- Associated Press - Tuesday, September 30, 2014


ALAMEDA, Calif. (AP) - The Oakland Raiders fired coach Dennis Allen four games into his third season.

The decision was announced Monday night, soon after the Raiders (0-4) returned from London where they lost their 10th straight game, dating to last season, 34-14 to the Miami Dolphins. The firing was first reported by Fox Sports.

Allen was the first head coach hired by Oakland after the death of longtime owner Al Davis. His 8-28 record is the worst for the franchise since before Davis arrived in 1963.

An announcement on the interim coach is expected to be made on Tuesday.

PHOENIX (AP) - Arizona Cardinals running back Jonathan Dwyer has been formally charged with assaulting his wife during two arguments in July at their Phoenix apartment.

An indictment publicly released late Friday charges Dwyer with felony aggravated assault and eight misdemeanors, including assault, criminal damage and disorderly conduct.

Investigators say Dwyer broke his wife’s nose with a head-butt during a July 21 argument and engaged in a dispute the following day in which he punched his wife and threw a shoe at his 17-month-old son, who wasn’t injured.

Dwyer had been booked on Sept. 17 on suspicion of aggravated assault against his son, but the indictment doesn’t charge him with any crimes related to the child.

An Oct. 6 status conference has been scheduled for Dwyer.

LOS ANGELES (AP) - A developer that proposed building an NFL stadium in downtown Los Angeles asked the mayor and other city officials Monday for more time to lure a professional football team.

Anschutz Entertainment Group’s two-year agreement for the right to replace the city’s convention center with a 76,000-seat stadium and a new $287 million convention center wing hinges on landing an NFL franchise. If that deal expires Oct. 18, the city would take control of redeveloping its outdated convention center.

AEG Chief Executive Dan Beckerman said in a letter to Mayor Eric Garcetti and two City Council members that the firm needs six more months for talks that have resumed with the NFL.

KANSAS CITY, Mo. (AP) - An autopsy performed one year after Kansas City Chiefs linebacker Jovan Belcher fatally shot his 22-year-old girlfriend and killed himself found signs of chronic traumatic encephalopathy, the degenerative brain disease found in athletes and others with a history of repetitive brain injuries.

Belcher, 25, killed Kasandra Perkins on Dec. 1, 2012, in the couple’s home while his mother was caring for his baby daughter in a nearby room. He then sped from the residence to the Chiefs training facility, where he shot himself in the head in front of then-general manager Scott Pioli and then-coach Romeo Crennel.

Belcher’s mother, Cheryl Shepherd, filed a lawsuit in December in Jackson County Circuit Court in Kansas City alleging her son was subjected to “repetitive head trauma,” and that the Chiefs failed to provide adequate medical care before he killed his girlfriend and then committed suicide.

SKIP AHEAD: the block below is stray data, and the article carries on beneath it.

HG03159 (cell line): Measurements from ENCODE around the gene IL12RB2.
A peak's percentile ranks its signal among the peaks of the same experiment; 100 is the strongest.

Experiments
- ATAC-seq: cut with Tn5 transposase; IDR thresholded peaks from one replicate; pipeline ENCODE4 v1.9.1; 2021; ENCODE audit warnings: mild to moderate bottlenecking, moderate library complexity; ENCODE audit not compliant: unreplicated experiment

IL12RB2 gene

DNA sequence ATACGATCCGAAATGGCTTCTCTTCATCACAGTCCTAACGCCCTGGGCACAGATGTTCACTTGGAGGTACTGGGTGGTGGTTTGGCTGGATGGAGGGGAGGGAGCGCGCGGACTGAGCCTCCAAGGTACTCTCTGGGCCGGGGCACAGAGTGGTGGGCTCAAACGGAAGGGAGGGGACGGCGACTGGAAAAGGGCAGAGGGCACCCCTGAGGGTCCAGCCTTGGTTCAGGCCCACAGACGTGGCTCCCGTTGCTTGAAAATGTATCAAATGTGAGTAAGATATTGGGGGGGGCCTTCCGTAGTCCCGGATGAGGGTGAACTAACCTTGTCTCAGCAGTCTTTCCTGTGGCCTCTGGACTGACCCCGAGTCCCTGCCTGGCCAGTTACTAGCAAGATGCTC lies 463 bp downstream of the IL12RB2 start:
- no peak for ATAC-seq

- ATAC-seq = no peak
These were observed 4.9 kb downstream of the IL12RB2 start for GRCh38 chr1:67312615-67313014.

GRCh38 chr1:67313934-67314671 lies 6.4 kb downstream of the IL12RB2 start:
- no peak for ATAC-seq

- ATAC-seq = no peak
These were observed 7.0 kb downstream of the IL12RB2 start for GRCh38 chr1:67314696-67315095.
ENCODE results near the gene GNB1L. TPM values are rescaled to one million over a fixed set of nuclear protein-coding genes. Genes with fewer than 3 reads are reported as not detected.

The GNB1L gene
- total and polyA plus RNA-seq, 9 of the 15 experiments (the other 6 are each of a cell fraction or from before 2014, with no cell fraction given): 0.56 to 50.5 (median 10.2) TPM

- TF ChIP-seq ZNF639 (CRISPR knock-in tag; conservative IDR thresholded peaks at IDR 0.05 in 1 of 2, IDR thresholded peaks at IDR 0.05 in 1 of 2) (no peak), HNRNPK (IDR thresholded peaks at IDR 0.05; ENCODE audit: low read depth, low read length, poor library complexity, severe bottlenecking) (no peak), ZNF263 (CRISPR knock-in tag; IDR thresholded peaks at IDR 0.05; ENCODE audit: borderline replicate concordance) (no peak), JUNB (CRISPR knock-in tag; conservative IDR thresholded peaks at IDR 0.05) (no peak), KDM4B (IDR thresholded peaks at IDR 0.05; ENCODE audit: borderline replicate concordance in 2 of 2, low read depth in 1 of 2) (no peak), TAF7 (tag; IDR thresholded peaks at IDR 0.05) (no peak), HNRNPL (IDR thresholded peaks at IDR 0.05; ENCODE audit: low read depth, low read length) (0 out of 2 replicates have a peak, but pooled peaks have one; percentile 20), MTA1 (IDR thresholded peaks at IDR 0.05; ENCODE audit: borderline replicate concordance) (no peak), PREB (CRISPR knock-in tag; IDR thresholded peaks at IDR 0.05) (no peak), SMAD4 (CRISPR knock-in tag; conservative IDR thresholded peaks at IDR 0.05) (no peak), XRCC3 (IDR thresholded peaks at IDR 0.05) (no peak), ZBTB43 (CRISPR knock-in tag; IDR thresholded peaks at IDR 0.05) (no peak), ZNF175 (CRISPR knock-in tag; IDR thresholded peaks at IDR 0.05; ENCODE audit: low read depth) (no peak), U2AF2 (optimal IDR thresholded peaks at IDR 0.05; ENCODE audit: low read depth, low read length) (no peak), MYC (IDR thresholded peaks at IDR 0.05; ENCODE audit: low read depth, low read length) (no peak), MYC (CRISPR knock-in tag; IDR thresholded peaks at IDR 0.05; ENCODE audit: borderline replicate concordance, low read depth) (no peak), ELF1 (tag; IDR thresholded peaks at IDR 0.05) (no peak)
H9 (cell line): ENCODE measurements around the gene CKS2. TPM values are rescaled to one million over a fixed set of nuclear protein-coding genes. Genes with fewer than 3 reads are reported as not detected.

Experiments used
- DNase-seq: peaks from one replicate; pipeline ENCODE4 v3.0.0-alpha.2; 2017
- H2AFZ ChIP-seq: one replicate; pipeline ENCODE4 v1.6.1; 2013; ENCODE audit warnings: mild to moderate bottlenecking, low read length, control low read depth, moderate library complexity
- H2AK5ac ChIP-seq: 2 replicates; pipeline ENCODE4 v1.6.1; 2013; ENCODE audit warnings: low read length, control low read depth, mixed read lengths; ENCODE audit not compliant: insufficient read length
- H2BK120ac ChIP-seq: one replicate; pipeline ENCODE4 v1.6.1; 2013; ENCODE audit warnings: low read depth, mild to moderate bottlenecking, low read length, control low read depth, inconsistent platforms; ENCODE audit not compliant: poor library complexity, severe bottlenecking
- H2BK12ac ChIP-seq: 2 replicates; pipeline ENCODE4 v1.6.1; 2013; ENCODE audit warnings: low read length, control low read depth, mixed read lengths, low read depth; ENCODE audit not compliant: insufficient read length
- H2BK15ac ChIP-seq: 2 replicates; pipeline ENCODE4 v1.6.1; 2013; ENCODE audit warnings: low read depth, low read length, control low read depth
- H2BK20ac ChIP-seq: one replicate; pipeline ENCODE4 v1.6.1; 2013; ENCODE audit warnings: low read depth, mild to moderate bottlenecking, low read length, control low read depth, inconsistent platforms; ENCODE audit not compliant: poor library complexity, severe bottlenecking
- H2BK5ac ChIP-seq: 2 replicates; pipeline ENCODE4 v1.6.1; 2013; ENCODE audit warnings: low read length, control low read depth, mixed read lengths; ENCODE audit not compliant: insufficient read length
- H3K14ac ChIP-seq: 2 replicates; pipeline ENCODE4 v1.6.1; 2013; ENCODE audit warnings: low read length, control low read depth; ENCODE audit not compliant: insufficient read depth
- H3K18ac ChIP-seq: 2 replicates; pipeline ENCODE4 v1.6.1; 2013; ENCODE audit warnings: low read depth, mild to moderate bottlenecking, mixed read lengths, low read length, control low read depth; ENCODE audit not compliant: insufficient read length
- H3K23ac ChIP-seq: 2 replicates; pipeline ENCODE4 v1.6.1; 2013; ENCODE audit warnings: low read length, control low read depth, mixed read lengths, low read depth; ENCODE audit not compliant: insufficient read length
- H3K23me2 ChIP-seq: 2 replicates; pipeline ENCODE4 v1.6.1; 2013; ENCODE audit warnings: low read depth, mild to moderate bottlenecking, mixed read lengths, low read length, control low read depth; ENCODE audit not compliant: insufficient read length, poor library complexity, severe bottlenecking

That lawsuit and similar actions by more than 30 plaintiffs - many of them former Chiefs players - has been moved to federal court and subsequently set aside while a $765 million settlement between the league and various lawsuits is going through the approval process.


MINNEAPOLIS (AP) - The Minnesota Twins fired manager Ron Gardenhire on Monday, saying it was time for a new voice after his 13-season tenure concluded with at least 92 losses in each of the last four years.

The move was made with one season left on Gardenhire’s contract, ending the second-longest active tenure in the major leagues behind Mike Scioscia of the Angels.

Gardenhire played an integral role in the franchise’s renaissance, guiding the Twins to their first of six American League Central division titles in 2002 in his first year on the job. But Gardenhire’s teams only got out of the first round once, and his postseason record was 6-21 with the last win coming in 2004.

The Twins have long been the model of stability in not only baseball but major professional sports, with only two managers over the last 28 years and two general managers over the last 20 seasons.

But all the losing of late became too much to overcome. Over the last four years, the Twins went 78-148 from Aug. 1 on for an abysmal .345 winning percentage.

HOUSTON (AP) - A.J. Hinch was hired as the manager of the Houston Astros on Monday.

Hinch takes over for Bo Porter, who was fired on Sept. 1 in his second year and replaced on an interim basis by Tom Lawless. The Astros finished 70-92 and fourth in the AL West.

Houston has been in a long rebuilding process and hasn’t finished above .500 since going 86-75 in 2008.

Hinch takes over a team that made a 19-game improvement over last year to end a streak of three straight 100-loss seasons and one that features AL batting champion Jose Altuve.

NEW YORK (AP) - In a nod to new technology, Major League Baseball will tweak its postseason tradition and add a seventh umpire to rotate between the replay booth and field for the World Series and league championship series.